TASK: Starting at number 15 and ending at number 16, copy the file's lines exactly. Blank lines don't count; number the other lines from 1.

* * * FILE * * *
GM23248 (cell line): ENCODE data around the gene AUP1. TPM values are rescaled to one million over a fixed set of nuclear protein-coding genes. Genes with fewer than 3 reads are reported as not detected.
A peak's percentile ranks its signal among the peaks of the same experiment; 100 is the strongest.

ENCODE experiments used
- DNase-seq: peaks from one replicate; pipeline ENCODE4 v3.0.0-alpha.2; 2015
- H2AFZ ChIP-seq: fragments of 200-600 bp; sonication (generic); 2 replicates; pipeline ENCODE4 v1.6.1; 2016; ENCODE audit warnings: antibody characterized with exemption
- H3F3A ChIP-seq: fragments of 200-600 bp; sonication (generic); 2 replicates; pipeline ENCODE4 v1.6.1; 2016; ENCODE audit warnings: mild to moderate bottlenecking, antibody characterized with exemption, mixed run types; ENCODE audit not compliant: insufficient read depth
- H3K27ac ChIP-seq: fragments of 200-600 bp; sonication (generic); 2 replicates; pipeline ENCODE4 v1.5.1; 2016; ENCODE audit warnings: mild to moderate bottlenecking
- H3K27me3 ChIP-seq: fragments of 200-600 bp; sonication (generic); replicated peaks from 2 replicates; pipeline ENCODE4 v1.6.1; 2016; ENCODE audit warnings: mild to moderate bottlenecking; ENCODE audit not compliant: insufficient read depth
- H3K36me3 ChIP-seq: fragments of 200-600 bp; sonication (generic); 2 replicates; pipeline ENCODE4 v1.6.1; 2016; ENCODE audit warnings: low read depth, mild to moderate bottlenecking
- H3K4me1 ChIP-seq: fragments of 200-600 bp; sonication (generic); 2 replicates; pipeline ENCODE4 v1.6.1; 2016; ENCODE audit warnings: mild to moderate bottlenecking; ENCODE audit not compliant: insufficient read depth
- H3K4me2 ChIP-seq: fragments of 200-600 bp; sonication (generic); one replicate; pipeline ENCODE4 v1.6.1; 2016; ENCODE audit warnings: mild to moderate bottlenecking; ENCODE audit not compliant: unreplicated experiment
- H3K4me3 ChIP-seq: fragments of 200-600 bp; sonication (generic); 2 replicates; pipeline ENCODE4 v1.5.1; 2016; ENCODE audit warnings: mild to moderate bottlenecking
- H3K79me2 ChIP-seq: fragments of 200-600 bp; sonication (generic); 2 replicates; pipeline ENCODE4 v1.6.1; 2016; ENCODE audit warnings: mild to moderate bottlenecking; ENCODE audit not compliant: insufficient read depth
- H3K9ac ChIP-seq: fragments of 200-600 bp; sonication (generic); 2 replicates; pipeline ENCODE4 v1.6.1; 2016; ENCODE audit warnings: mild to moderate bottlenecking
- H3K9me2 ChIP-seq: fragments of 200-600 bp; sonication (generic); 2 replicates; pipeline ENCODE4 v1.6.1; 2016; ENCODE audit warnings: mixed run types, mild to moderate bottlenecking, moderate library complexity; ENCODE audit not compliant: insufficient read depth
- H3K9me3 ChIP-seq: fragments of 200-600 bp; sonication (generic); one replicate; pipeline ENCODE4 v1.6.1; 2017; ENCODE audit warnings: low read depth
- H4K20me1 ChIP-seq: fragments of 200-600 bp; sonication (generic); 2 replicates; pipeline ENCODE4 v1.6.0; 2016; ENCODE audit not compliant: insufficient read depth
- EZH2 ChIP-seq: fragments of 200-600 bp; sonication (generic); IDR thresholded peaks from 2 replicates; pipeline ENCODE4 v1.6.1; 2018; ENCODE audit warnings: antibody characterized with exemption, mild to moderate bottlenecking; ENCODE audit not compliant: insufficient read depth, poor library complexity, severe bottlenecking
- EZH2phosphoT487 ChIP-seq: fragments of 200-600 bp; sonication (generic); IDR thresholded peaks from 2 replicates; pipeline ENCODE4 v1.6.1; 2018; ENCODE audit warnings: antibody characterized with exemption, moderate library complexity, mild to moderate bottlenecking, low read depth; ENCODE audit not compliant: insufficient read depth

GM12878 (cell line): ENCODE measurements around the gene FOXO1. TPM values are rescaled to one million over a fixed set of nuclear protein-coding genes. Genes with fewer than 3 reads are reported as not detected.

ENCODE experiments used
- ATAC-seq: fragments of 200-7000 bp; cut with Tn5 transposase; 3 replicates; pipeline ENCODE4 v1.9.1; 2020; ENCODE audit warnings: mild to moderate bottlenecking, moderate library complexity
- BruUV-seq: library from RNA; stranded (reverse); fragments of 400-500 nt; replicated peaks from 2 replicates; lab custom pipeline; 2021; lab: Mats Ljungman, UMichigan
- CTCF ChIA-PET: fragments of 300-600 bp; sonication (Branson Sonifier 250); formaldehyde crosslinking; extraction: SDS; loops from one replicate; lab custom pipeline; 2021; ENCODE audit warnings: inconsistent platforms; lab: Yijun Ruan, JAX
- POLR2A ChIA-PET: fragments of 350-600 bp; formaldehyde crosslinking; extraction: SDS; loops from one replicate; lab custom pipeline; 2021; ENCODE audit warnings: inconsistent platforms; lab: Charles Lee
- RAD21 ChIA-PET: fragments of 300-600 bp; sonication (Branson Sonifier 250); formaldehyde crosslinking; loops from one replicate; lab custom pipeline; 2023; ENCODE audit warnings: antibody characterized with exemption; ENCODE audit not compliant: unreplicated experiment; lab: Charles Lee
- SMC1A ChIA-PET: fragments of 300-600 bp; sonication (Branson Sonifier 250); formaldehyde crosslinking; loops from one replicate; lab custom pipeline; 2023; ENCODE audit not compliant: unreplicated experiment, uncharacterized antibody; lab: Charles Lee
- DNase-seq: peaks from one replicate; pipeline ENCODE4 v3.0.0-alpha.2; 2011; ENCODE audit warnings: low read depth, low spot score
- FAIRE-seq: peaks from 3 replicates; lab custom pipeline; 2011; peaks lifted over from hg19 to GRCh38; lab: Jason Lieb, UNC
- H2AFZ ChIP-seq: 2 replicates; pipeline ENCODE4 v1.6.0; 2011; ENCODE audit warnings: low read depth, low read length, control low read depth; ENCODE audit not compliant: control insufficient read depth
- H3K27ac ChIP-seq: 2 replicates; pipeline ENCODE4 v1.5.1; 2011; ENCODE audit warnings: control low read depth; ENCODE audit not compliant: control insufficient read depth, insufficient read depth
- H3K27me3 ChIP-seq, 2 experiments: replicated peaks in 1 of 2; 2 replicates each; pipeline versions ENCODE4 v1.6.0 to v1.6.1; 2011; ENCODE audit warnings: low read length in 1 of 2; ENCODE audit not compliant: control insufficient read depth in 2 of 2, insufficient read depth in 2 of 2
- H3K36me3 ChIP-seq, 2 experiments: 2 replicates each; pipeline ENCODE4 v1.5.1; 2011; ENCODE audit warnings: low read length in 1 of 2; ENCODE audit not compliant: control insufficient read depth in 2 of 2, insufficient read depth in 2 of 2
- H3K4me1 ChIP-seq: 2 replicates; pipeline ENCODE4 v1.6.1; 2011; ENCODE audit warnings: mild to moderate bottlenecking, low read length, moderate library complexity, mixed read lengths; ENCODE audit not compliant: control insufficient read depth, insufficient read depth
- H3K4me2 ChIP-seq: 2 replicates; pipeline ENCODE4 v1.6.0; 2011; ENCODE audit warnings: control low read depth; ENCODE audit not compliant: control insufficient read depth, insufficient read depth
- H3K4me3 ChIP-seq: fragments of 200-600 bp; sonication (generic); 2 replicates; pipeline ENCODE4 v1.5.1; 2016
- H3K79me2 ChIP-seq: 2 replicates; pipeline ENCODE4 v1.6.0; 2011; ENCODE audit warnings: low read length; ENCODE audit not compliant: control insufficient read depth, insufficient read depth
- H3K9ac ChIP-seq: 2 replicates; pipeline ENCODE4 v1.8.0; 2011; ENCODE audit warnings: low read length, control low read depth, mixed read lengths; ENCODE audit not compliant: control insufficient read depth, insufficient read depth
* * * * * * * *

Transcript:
- H3K9me2 ChIP-seq: fragments of 200-600 bp; sonication (generic); 2 replicates; pipeline ENCODE4 v1.6.1; 2016; ENCODE audit warnings: mixed run types, mild to moderate bottlenecking, moderate library complexity; ENCODE audit not compliant: insufficient read depth
- H3K9me3 ChIP-seq: fragments of 200-600 bp; sonication (generic); one replicate; pipeline ENCODE4 v1.6.1; 2017; ENCODE audit warnings: low read depth